The same can be said for authors who choose names for the characters in our books. Our heroes and heroines are stuck with their names for good, whether they (because our characters become real enough to have an opinon...right?) or the readers like it or not. Which begs the question—does a character’s name affect how a reader feels about the story, affect sales, even...?
Behind every name is a meaning. Example, Melissa means Honey Bee—I guess I could say I’m a great team worker, but still, a tad boring in my very ah, humble opinion! If I shorten that name to Mel (female) the meaning is quite a bit better, because suddenly I’m Dark Beauty. Sweet! It’s just what would suit any one of my characters!
I gave my own three girls, unisex names, (not deliberately, just names I loved) which I guess means I also gave them strong names, though the meanings behind them might suggest otherwise. Teagan = little poet. Shannon = wise one/old. Codi = helpful or cushion.
I wrote a list a while back with all my characters names, and realized on the whole I gave them strong and little used names. I like my heroes and heroines to be a little bit different, so I guess I try to give a title to suit.
Here is my list (a couple yet to be published/finished—I really want to get back to my first ms ‘Shadow Hunter’ and do some rewrites!)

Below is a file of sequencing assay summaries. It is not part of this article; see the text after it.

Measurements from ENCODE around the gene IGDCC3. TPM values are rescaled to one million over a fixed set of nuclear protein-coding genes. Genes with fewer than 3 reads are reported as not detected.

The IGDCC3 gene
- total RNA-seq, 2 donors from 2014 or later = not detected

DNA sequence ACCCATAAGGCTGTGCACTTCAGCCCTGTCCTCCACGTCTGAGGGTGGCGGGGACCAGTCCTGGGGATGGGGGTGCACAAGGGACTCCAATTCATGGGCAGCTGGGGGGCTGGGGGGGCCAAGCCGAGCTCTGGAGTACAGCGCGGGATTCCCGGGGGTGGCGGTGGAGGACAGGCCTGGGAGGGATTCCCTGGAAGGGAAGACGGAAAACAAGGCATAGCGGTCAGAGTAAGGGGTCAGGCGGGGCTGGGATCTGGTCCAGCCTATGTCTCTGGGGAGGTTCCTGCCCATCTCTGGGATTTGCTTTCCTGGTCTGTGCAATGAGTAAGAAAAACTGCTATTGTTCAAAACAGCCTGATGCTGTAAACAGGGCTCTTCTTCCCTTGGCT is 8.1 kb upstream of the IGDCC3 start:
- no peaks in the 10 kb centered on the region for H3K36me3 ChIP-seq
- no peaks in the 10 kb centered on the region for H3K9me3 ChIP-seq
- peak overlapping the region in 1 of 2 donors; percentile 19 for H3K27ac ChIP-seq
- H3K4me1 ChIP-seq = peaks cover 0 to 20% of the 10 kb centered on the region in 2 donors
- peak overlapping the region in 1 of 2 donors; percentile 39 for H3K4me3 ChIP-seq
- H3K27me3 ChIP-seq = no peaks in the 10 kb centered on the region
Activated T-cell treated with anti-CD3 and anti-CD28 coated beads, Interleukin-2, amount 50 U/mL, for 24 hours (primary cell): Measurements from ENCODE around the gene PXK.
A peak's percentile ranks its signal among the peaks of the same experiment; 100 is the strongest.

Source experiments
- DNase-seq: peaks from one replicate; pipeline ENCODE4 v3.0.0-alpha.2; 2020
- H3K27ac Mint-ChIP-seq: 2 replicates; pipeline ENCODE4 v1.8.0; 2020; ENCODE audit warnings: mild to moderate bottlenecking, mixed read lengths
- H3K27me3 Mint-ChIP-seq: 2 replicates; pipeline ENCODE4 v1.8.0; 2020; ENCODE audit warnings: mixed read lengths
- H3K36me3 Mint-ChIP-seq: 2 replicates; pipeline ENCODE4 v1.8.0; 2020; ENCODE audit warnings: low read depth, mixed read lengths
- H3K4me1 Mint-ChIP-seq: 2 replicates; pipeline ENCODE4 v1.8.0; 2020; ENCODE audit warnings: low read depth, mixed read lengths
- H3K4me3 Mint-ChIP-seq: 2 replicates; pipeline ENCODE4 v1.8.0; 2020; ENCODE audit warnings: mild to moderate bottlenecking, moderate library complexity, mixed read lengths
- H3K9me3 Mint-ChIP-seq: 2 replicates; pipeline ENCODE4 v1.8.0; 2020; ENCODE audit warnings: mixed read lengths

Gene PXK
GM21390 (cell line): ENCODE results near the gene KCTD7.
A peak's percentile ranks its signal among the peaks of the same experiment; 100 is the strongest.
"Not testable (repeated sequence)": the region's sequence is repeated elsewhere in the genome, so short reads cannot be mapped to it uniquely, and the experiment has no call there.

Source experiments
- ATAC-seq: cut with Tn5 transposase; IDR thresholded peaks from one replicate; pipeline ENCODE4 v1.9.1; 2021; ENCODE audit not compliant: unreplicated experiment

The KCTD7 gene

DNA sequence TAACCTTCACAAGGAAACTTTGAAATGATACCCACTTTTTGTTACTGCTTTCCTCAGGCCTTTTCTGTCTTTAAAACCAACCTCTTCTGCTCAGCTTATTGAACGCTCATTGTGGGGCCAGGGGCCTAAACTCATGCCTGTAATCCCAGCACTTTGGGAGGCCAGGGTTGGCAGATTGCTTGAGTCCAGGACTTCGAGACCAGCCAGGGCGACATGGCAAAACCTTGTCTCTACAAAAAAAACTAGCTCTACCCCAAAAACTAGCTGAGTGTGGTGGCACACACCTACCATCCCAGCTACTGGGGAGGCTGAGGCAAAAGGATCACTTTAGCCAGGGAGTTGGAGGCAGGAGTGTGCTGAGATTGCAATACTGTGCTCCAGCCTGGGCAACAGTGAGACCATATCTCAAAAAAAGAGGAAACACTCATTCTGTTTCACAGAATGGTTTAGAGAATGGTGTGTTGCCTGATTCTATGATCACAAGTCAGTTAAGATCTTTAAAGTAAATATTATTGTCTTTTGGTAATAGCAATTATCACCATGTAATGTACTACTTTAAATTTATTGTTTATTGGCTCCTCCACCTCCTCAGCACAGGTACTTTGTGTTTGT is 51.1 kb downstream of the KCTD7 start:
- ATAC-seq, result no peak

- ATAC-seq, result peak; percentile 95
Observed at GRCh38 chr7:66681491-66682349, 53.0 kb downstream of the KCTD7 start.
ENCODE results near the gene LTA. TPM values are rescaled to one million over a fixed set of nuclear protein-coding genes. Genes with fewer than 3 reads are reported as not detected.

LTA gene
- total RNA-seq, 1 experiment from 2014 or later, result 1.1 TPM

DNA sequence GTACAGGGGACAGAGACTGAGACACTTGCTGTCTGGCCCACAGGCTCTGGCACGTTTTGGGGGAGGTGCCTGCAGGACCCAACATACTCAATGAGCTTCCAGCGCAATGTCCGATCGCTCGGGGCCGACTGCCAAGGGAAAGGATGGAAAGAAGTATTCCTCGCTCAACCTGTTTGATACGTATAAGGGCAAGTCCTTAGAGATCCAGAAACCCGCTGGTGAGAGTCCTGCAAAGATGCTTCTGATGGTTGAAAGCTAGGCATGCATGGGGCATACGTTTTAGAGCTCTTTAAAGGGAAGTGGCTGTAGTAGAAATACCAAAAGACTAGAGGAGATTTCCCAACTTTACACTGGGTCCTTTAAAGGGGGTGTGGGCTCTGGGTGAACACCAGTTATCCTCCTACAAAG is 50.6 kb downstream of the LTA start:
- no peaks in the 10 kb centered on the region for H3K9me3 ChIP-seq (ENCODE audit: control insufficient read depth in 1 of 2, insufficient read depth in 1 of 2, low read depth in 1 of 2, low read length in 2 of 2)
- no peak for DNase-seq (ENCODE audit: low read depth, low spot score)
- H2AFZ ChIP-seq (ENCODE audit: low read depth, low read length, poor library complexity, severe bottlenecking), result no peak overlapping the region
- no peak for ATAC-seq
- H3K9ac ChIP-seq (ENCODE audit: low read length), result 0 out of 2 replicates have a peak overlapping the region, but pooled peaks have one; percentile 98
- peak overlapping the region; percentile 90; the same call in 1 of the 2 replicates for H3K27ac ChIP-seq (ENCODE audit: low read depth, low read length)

Can you see any other themes to the names I’ve chosen for my characters?
Loretta and Cray
Celeste and Pascal (Yves)
Holly and Ricky
Kallie and Seth
Kia and Ronan
Lillian, Dar, Ezra and Maddox
Marina and James
Alexia and Blake
Elyse and Dane
Kyra and Altair
Abode: Mel Teshco’s home
Human Slave: Mel’s daughters, Shannon and Codi
Likes: Bullying the *nice* cats
Dislikes: The fat neighbour’s dog who steals our food.
Sociable or Aloof: Both when it pleases me *sniff*
Best Friend: Bundy cat.
What do you like to sharpen your claws on: the pile of leftover wood (it is for us cats, right?)
Most embarrassing moment: Falling on my back from my slave’s bed.
Most memorable moment: Catching the red belly black snake in my slaves hallway cupboard.
Nov 17, 2010
What I'm reading: "No Place for a Lady" Louise Allen
I have been hearing intriguing snippets all year about Michelle
Michelle, Can you tell us what your MPhil is about?
It's a creative writing MPhil so there is a creative work, which is my Sweet Romance BACHELOR DAD ON HER DOORSTEP (August 2009). There is also an accompanying exegesis of approximately20,000 words where I'm looking at two of the elements I find most difficult in my own practice -- maintaining a high level of emotional intensity throughout the course of a book, and the credibility of the happy-ever-after ending.
Why did you choose this topic?
I love the genre of Romance, and I wanted to try to uncover what it is that has always drawn me to Romance, and also look at the challenges its conventions present and how other authors have dealt with those challenges. I want to become a better writer, to keep improving and developing, and I thought this might be a good way to pursue that particular objective.